But that was just fine for the morale for the group of nine or 10 couples who brought him here. “We were really on a high, with the preparation and waiting for his arrival. It had a huge impact on us as a group.” And it’ll do for some special memories, lasting decades. Not many people have owned cars driven by the first person to ride shotgun in the first moon rover, a little dune buggy that made its debut on the Apollo 15 mission — but the Tibbens did. On his own time during the day, Irwin went out to speak to students at Seaway District High School and Timothy Christian School. The following day, Irwin brought his audio-visual presentation, which included a replica of a moon rock, to North Dundas District High School. “On the way back, he had stopped at the Cheese House [near Winchester] and picked up this big thing of cheese. He couldn’t get this certain kind of cheese in Colorado,” Tibben laughs. It was somewhat ironic as well, considering Irwin was the first astronaut to spot some little green rocks on the moon, prompting headlines with ‘green cheese’ and the like.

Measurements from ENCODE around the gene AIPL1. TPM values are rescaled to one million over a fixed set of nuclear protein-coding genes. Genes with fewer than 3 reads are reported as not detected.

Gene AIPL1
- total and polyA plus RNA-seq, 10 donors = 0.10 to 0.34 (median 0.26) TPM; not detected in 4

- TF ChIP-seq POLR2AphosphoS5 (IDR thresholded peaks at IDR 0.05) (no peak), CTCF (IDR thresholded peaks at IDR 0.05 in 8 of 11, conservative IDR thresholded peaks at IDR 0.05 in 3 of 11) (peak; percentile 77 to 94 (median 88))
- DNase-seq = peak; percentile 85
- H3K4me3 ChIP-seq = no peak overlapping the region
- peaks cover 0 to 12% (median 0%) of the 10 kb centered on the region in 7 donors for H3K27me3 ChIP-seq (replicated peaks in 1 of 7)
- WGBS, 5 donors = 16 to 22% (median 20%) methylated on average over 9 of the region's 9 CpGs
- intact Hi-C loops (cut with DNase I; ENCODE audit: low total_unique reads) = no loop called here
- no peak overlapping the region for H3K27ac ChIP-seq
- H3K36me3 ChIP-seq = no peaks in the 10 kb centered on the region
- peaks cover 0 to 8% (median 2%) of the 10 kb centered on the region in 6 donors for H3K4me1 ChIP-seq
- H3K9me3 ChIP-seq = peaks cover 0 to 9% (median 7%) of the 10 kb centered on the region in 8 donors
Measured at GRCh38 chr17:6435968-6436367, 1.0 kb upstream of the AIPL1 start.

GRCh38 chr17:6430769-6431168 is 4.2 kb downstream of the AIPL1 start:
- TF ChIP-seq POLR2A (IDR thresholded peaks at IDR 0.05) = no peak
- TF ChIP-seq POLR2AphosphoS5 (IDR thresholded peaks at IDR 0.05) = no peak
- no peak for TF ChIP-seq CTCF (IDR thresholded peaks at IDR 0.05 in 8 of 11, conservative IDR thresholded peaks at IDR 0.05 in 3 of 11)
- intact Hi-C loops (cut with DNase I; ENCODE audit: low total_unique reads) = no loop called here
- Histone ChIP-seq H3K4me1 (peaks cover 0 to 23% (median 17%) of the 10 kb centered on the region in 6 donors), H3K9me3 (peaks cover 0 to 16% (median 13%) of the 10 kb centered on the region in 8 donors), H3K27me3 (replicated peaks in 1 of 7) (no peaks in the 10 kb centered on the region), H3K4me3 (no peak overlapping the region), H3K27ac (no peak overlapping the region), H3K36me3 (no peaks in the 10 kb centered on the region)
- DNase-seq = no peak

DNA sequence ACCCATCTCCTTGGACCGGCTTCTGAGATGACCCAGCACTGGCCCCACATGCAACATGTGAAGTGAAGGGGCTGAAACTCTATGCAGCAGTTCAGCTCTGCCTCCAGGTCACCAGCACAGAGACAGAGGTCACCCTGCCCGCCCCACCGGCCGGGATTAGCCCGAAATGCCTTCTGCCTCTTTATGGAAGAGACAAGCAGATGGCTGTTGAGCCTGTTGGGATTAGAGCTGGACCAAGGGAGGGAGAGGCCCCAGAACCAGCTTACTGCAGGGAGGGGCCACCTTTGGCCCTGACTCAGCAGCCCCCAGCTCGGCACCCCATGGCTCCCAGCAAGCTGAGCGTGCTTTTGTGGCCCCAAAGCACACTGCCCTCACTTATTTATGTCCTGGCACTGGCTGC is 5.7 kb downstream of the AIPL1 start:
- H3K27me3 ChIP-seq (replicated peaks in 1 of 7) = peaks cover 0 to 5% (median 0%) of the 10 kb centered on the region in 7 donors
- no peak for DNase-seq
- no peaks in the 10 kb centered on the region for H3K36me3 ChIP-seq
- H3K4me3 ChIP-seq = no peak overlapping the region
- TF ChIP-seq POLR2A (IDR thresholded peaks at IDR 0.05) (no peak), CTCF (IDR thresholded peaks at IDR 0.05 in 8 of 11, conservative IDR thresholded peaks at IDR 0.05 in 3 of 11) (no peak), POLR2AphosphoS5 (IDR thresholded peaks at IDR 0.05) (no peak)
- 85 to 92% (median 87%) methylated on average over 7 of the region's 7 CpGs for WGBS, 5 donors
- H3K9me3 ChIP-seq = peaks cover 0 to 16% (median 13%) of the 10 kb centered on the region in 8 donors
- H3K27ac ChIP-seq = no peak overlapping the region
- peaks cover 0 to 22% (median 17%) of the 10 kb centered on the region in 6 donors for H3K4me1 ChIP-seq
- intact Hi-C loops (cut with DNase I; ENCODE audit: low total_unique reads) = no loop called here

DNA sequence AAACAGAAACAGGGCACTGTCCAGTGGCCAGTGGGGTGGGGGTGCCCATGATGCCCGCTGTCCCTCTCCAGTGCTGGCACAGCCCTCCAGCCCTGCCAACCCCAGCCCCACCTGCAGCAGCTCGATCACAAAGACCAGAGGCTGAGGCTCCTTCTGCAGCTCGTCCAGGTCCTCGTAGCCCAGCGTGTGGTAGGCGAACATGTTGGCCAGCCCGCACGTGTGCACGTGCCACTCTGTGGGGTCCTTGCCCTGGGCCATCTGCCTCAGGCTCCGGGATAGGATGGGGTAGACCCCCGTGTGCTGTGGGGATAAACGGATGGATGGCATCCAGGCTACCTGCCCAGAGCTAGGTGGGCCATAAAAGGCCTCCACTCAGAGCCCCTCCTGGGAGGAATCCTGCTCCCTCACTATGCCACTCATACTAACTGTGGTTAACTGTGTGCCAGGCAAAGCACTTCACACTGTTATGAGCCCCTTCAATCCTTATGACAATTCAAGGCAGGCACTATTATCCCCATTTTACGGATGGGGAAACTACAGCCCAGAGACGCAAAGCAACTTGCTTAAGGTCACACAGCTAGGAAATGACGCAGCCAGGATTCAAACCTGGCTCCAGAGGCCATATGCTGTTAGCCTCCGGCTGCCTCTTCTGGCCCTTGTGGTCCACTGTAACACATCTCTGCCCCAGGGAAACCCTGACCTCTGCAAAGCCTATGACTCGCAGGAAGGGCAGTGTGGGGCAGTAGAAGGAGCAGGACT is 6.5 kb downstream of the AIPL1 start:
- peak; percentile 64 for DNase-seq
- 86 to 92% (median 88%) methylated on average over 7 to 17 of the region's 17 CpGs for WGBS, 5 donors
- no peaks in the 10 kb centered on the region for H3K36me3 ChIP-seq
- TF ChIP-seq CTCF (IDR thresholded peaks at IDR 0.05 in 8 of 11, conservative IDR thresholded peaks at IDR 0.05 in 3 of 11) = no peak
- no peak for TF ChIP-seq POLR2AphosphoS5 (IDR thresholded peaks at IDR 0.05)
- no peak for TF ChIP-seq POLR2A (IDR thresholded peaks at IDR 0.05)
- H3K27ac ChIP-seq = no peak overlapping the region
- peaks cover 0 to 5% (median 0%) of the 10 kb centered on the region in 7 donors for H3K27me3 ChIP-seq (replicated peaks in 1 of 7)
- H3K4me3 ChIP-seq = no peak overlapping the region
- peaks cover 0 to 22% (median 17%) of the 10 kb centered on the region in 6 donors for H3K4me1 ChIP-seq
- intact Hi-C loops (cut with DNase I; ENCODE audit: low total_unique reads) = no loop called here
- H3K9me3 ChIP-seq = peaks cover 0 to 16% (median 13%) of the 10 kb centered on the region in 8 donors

A little Spartan apple tree from Dentz Orchards, outside Iroquois, also went back home with the Apollo alumnus. Irwin left behind his share of mementoes as well (some of which have become collectors’ items.) Personally autographed photos of him saluting the U.S. flag on the moon — with Mount Hadley — taller than Mount Everest relative to its surroundings, towering in the background — are to be found framed on walls or tucked away in more than a few scrapbooks in this area.
“His Love From The Moon” was the spiritual message the astronaut wrote before every signature, which included a little scrawl of a crescent moon. “God Walking On The Earth More Important Than Man Walking On The Moon,” perhaps best summing up his gospel message, came on copies of an autograph sheet given to every student at Timothy Christian.